In an article from the Economist, the authors advise that we appear to perceive ourselves as short of time. Every minute of the day can be filled ‘doing’ something or several things simultaneously, often badly. We are also increasingly wedded to the demands of our mobile devices. People spend time texting while eating, driving and even on the loo. In fact it is estimated that we spend one third of our waking hours interacting with our phone.
In an experiment carried out at the University of Toronto, two different groups of people were asked to listen to the same passage of music. Before the song, one group was asked to gauge their hourly wage. The participants who made this calculation ended up feeling less happy and more impatient while the music was playing. Participants reported experiencing greater impatience while listening to the music when prompted to think about their time in terms of money.
This has some important resonance in healthcare where practitioners who earn a living through fee for service may, and often do, become impatient about engaging with researchers or academics. This is a significant problem because in countries where primary care is the first port of call for most people we desperately need research to ensure that the service offered is both evidence based and cost effective. But what is the order priority: appointments with patients, results of tests, administrative paperwork, continuing medical education, family commitments, surveys or recruitment to research? There is an opportunity cost to all of these activities.
Research in primary care is challenging not least because as has been observed repeatedly it is very difficult to recruit participants to trials in primary care. Practitioners are not funded by the paymaster to do research. Costing the recruitment to adequately compensate for the time taken to seek informed consent is prohibitive and the medical defense organisations do not indemnify doctors to do research.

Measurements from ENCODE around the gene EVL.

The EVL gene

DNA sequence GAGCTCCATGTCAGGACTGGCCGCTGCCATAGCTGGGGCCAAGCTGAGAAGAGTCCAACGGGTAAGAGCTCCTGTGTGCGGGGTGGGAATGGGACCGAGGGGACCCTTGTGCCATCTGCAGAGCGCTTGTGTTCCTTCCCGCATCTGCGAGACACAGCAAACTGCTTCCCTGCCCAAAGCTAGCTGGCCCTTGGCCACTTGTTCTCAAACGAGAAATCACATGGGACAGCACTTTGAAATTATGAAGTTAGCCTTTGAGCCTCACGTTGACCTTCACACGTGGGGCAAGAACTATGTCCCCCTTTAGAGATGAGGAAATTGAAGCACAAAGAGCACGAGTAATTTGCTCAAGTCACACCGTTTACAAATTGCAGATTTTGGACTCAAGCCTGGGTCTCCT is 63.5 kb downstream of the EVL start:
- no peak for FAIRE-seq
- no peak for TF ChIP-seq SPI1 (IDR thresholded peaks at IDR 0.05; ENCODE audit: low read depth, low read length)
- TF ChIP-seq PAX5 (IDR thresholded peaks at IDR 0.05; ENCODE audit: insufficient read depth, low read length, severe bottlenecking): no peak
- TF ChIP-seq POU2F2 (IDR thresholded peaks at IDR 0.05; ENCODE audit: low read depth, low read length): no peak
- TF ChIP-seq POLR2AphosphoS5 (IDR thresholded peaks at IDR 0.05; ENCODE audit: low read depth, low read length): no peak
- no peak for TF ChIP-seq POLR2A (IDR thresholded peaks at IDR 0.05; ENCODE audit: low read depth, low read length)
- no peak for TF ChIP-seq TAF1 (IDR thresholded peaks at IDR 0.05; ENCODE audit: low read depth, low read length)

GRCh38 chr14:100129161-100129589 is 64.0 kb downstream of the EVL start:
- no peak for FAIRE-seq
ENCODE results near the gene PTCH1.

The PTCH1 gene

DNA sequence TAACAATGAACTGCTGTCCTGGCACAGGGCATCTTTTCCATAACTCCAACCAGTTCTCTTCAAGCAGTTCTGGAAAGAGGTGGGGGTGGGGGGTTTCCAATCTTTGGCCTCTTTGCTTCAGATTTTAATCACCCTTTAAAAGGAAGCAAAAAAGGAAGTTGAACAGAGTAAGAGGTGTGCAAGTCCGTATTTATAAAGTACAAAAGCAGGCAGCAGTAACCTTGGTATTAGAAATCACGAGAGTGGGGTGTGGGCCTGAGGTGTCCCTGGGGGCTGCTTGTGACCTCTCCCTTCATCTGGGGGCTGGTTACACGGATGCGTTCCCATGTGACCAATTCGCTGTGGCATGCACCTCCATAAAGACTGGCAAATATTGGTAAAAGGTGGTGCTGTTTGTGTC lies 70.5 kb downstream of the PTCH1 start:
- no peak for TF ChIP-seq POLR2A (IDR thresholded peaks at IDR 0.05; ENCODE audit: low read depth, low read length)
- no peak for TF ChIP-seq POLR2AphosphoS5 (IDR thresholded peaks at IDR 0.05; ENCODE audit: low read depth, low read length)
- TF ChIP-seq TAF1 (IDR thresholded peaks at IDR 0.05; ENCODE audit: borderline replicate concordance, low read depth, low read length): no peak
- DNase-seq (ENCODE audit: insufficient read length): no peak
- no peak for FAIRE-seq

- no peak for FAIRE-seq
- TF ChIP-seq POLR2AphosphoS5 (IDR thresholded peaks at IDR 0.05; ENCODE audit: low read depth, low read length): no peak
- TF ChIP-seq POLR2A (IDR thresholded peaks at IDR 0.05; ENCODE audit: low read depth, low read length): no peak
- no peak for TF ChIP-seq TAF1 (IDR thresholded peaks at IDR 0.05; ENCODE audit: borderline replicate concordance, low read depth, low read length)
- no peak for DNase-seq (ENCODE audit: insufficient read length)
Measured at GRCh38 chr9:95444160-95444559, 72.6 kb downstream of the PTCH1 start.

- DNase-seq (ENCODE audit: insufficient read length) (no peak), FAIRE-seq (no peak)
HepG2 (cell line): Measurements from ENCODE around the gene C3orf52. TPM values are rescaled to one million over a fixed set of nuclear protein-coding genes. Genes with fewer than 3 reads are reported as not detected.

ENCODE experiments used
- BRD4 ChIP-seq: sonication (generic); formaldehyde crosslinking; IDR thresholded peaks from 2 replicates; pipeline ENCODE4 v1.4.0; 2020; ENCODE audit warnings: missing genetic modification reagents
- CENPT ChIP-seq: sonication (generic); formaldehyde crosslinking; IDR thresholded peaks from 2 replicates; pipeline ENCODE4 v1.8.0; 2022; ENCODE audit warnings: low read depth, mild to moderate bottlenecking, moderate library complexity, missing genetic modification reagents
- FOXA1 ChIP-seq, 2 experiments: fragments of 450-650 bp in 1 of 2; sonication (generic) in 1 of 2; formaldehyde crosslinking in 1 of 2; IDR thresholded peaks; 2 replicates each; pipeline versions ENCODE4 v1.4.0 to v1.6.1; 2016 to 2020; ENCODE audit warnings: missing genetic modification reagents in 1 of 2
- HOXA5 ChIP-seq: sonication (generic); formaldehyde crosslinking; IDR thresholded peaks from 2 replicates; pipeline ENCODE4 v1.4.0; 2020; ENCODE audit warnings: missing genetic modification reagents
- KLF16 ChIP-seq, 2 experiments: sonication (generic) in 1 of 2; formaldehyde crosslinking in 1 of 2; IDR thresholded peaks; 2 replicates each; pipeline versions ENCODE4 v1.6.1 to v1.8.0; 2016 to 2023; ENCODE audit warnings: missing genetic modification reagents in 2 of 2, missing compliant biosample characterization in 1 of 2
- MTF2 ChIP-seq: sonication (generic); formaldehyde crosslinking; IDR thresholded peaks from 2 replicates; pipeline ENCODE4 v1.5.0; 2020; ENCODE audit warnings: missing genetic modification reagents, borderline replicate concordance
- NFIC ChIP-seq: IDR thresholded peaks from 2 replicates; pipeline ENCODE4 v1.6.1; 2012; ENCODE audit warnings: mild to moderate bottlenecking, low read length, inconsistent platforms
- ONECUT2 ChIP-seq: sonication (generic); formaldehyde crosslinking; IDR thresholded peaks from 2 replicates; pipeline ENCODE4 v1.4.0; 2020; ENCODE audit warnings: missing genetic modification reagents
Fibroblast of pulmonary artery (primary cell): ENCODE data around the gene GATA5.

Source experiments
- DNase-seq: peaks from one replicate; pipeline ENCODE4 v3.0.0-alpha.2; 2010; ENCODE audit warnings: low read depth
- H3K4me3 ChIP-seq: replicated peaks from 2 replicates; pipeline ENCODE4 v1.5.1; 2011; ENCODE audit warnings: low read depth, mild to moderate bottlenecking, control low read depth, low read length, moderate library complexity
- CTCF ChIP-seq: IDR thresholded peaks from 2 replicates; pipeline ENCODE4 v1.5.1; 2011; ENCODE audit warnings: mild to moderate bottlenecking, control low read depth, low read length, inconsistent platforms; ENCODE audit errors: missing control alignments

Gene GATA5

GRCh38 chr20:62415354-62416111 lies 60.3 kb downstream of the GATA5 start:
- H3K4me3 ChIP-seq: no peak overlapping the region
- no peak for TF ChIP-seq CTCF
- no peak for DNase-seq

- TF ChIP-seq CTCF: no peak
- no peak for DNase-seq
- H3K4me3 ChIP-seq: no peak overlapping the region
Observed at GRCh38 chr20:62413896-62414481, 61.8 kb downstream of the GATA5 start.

Therefore, it is often if not almost always, very challenging to conduct randomised clinical trials in that setting. Other methodologies, such as prospective observational studies may be more likely to yield data whilst at the same time acknowledging that this would not be classed as level one evidence. Nonetheless, we need to work within a paradigm in which neither patient nor practitioner is likely to participate or if they do attrition is substantial and threaten the validity and generalisability of the data.
We need more creative ways to test hypotheses and collect data in primary care. Methods that capture data from a substantial number of representative participants. Methods that generate a minimum disruption to the business of doctoring. Traditional research approaches are failing or are only really possible where doctors and patients have unlimited funded time. I don’t know where that is, meantime remain sceptical about results of trials that appear to have recruited and retained thousands of participants but where the practices were involved in a significant effort to recruit to research. In that scenario somebody has paid, always ask who and why.
Picture by M01229